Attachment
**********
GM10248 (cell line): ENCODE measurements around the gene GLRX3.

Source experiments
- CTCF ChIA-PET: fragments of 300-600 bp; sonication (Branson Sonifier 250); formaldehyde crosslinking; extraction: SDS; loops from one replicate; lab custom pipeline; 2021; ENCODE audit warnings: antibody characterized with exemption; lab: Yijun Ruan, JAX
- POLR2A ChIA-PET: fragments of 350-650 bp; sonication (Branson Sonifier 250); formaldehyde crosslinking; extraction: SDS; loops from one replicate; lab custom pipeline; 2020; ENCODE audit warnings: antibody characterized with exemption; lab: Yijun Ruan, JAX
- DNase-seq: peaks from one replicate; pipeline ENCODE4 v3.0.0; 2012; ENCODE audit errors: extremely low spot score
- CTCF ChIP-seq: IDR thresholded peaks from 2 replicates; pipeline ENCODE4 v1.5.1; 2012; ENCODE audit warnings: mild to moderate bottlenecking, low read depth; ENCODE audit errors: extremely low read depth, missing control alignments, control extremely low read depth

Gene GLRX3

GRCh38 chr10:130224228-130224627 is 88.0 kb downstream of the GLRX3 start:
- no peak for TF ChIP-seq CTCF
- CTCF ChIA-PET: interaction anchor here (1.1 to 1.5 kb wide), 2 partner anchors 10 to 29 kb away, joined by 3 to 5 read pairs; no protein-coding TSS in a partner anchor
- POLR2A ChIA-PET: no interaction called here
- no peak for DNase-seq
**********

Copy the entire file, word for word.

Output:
GM10248 (cell line): ENCODE measurements around the gene GLRX3.

Source experiments
- CTCF ChIA-PET: fragments of 300-600 bp; sonication (Branson Sonifier 250); formaldehyde crosslinking; extraction: SDS; loops from one replicate; lab custom pipeline; 2021; ENCODE audit warnings: antibody characterized with exemption; lab: Yijun Ruan, JAX
- POLR2A ChIA-PET: fragments of 350-650 bp; sonication (Branson Sonifier 250); formaldehyde crosslinking; extraction: SDS; loops from one replicate; lab custom pipeline; 2020; ENCODE audit warnings: antibody characterized with exemption; lab: Yijun Ruan, JAX
- DNase-seq: peaks from one replicate; pipeline ENCODE4 v3.0.0; 2012; ENCODE audit errors: extremely low spot score
- CTCF ChIP-seq: IDR thresholded peaks from 2 replicates; pipeline ENCODE4 v1.5.1; 2012; ENCODE audit warnings: mild to moderate bottlenecking, low read depth; ENCODE audit errors: extremely low read depth, missing control alignments, control extremely low read depth

Gene GLRX3

GRCh38 chr10:130224228-130224627 is 88.0 kb downstream of the GLRX3 start:
- no peak for TF ChIP-seq CTCF
- CTCF ChIA-PET: interaction anchor here (1.1 to 1.5 kb wide), 2 partner anchors 10 to 29 kb away, joined by 3 to 5 read pairs; no protein-coding TSS in a partner anchor
- POLR2A ChIA-PET: no interaction called here
- no peak for DNase-seq